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False Negative?

Posts: 1
Joined: Nov 2017

Hi everyone - 

I had/have left sided neck lymphadenopathy for about 6 months. I finally saw my PCP, and she noted it as well, and we talked about other symptoms I didn't realize might be related, like widespread itching and fatigue. I didn't (and still don't) have any symptoms consistent with infection or autoimmune disease.


Anyway, I underwent an ultrasound, which the radiologist said:

05-Oct-2017 11:03:00  Exam: US Soft Tissue Head and Neck

Indications: Fullness Neck

ORIGINAL REPORT - 05-Oct-2017 11:20:00   GONDA

EXAM:  US Soft Tissue Head and Neck


IMPRESSION:  Numerous enlarged lymph nodes in the left neck, 

concerning for lymphoma. Ultrasound-guided biopsy recommended.


The thyroid gland demonstrates normal morphology, homogeneous 

echotexture and normal internal blood flow. No worrisome thyroid mass.

No right cervical adenopathy. However, there are numerous enlarged 

lymph nodes throughout the left neck (levels II-V), many of which 

demonstrate prominent internal blood flow and lack a fatty hilum. 

Findings are concerning for lymphoma. Ultrasound-guided biopsy 



So, I was referred to ENT who noted there were about 15 enlarged lymph nodes over that area, and was concerned for lymphoma as well. I underwent excision biopsy, in which two lymph nodes were removed and sent for culture and pathology. They came back negative for lymphoma (they called it follicular and paracortical hyperplasia).  Obviously I am very very happy. We did additional work up for several infectious diseases, autoimmune disease, HIV testing even (no risk factors, but hey, happy to have it ruled out). All negative. The only abnormal finding is a persistently low lymphocyte count that is just being observed.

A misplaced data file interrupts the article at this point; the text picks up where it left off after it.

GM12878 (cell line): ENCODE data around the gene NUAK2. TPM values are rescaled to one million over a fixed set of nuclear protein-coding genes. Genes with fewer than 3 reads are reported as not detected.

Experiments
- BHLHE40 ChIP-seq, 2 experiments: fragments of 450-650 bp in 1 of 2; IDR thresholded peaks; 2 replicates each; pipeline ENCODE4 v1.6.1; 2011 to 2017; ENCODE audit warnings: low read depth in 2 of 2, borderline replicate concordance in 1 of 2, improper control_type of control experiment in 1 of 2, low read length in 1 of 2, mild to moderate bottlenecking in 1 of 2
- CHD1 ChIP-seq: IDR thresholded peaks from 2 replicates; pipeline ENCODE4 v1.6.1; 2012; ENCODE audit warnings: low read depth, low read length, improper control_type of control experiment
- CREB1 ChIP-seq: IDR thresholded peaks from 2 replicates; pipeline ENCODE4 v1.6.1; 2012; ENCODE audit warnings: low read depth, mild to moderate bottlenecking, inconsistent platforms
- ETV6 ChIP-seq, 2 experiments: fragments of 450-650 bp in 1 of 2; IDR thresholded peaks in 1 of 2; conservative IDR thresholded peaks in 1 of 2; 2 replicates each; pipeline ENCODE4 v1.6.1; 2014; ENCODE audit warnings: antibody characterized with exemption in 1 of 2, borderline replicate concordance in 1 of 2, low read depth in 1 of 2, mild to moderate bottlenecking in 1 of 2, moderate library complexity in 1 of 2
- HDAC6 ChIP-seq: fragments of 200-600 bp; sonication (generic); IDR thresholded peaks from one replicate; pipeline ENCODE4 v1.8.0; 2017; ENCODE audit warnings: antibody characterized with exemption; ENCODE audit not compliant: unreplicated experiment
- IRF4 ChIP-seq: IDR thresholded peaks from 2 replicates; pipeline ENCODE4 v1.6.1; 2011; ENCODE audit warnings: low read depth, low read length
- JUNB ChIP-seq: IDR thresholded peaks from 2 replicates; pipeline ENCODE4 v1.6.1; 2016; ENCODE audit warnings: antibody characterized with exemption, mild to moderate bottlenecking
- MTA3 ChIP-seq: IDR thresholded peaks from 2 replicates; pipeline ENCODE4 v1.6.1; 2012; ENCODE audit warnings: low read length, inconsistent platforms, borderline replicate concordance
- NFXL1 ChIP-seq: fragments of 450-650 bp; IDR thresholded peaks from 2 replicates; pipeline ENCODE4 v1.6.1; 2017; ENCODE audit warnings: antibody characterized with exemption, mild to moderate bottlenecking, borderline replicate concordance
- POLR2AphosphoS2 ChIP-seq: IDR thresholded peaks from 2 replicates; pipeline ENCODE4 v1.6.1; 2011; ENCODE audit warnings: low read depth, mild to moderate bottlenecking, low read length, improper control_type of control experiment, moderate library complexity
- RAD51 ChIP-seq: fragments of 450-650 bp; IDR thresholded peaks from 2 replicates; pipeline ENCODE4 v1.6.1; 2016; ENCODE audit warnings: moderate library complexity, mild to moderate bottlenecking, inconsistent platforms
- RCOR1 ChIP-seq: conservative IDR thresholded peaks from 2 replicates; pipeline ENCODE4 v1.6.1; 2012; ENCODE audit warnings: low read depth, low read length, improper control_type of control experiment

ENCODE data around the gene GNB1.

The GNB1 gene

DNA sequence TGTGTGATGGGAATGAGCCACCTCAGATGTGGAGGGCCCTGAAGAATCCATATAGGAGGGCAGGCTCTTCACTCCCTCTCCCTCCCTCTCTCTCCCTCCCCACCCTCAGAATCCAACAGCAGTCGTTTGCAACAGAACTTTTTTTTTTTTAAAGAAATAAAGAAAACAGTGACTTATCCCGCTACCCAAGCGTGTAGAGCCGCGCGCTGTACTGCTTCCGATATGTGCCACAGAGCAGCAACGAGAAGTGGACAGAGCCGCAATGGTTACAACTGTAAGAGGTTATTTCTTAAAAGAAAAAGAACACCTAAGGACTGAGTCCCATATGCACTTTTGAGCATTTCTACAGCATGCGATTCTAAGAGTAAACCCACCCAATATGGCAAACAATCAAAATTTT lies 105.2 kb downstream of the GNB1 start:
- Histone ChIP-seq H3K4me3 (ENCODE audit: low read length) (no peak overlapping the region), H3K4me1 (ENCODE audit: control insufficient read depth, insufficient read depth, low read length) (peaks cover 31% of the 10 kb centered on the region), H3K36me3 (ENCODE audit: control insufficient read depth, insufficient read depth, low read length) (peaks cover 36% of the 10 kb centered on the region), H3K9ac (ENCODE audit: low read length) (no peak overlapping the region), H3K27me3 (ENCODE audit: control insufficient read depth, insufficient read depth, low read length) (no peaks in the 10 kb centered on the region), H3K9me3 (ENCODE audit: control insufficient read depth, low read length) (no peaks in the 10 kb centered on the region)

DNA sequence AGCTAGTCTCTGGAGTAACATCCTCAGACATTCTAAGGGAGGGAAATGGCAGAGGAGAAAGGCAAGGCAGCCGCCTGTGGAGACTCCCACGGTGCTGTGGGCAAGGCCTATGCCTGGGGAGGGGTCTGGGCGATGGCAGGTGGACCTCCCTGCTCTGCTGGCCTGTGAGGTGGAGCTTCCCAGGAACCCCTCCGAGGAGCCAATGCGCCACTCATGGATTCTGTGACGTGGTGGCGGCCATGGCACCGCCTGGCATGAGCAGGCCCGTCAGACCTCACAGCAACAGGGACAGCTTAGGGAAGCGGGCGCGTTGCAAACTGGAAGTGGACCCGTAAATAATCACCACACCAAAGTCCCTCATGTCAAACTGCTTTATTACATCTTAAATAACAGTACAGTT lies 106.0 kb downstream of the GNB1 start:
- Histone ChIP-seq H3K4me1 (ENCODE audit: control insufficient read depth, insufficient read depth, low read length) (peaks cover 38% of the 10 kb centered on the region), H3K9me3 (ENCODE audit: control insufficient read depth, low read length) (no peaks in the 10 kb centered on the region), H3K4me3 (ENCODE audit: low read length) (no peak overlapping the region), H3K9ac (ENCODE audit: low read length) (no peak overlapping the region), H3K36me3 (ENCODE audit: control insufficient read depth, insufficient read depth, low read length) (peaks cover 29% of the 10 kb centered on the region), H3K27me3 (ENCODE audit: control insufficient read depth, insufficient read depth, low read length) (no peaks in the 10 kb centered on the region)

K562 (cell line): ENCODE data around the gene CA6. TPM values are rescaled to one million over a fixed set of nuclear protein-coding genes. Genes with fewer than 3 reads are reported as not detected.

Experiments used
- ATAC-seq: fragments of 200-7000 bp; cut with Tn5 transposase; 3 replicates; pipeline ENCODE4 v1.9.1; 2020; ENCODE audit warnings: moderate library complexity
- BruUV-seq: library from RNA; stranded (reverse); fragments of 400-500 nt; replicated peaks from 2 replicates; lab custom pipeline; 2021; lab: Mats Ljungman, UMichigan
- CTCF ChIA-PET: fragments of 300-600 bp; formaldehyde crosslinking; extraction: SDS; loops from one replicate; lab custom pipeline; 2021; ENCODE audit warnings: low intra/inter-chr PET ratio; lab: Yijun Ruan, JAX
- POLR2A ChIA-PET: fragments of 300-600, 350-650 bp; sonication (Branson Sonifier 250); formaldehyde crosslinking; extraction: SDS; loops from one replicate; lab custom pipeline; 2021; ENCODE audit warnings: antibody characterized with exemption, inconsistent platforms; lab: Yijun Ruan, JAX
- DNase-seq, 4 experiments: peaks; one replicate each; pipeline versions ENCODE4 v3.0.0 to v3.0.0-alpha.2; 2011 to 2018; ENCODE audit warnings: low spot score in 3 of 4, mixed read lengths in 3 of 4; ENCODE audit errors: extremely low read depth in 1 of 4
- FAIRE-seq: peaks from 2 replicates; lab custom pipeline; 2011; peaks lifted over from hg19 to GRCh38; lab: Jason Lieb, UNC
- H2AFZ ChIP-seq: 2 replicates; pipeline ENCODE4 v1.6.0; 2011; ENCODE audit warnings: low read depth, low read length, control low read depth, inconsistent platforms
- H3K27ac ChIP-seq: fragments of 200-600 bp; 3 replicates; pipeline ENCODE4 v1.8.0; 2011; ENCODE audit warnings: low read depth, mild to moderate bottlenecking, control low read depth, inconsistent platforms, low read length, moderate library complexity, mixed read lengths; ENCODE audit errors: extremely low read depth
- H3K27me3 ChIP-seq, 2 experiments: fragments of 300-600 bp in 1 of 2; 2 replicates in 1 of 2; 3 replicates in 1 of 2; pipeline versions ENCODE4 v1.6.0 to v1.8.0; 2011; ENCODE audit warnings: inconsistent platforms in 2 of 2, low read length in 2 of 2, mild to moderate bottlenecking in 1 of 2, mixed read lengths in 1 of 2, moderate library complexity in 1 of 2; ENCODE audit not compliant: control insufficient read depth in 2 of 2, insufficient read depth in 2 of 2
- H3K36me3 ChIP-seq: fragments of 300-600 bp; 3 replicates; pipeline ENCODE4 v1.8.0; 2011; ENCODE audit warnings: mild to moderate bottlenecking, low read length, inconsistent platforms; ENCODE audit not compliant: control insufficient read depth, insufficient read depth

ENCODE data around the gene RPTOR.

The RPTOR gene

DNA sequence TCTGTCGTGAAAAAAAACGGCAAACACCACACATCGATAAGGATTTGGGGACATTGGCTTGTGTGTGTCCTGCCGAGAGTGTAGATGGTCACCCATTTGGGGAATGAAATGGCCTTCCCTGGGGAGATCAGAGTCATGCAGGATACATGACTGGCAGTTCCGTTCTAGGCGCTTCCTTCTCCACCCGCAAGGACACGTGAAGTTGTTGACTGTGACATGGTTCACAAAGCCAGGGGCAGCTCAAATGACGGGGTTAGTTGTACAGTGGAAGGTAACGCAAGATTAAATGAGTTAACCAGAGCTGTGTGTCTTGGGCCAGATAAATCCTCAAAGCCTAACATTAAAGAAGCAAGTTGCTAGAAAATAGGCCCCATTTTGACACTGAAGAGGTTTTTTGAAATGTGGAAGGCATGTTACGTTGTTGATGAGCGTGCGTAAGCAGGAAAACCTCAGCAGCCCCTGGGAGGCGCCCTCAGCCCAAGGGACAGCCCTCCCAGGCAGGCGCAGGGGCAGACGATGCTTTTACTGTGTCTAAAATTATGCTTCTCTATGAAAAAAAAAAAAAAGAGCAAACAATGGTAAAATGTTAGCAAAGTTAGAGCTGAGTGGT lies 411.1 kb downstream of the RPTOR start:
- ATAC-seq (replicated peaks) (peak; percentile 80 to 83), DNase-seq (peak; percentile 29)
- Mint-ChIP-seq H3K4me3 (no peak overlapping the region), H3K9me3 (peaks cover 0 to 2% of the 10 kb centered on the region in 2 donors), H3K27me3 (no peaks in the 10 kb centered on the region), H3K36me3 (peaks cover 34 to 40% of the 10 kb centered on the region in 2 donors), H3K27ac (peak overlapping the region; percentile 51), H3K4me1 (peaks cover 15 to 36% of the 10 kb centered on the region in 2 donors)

Again, very happy the biopsy was negative for lymphoma. However, in the back of my head, I have this nagging feeling. If there were around 15 lymph nodes and they removed two...how is it that we can assume that there are no findings in the other 13? Especially in the absence of other diagnosis to explain. I am not trying to borrow trouble, but with the itching and fatigue I just don't feel good about it. 


My question is how common is a false negative biopsy? Has anyone had a negative biopsy and later been diagnosed?

Am I worried about nothing?

I do have a follow up ultrasound in January to track the lymphadenopathy. 


Thanks in advance for any thoughts!

LacieAnn728's picture
Posts: 34
Joined: Oct 2017

i had a similar issue but it was with a needle biopsy that came back negative , all my lymph nodes were swollen in chest and neck and my blood work was very suspicious which is why I then got a surgical biopsy where they removed 2 and one had Hodgkin’s lymphoma in it. I had horrible itching and tired to. Mine was caught by complete accident. if your biopsy  negative I’m sure your fine but definitely understand the concern. If anything talk to your doctor again if the itching doesn’t stop. I wish you well!

po18guy's picture
Posts: 1193
Joined: Nov 2011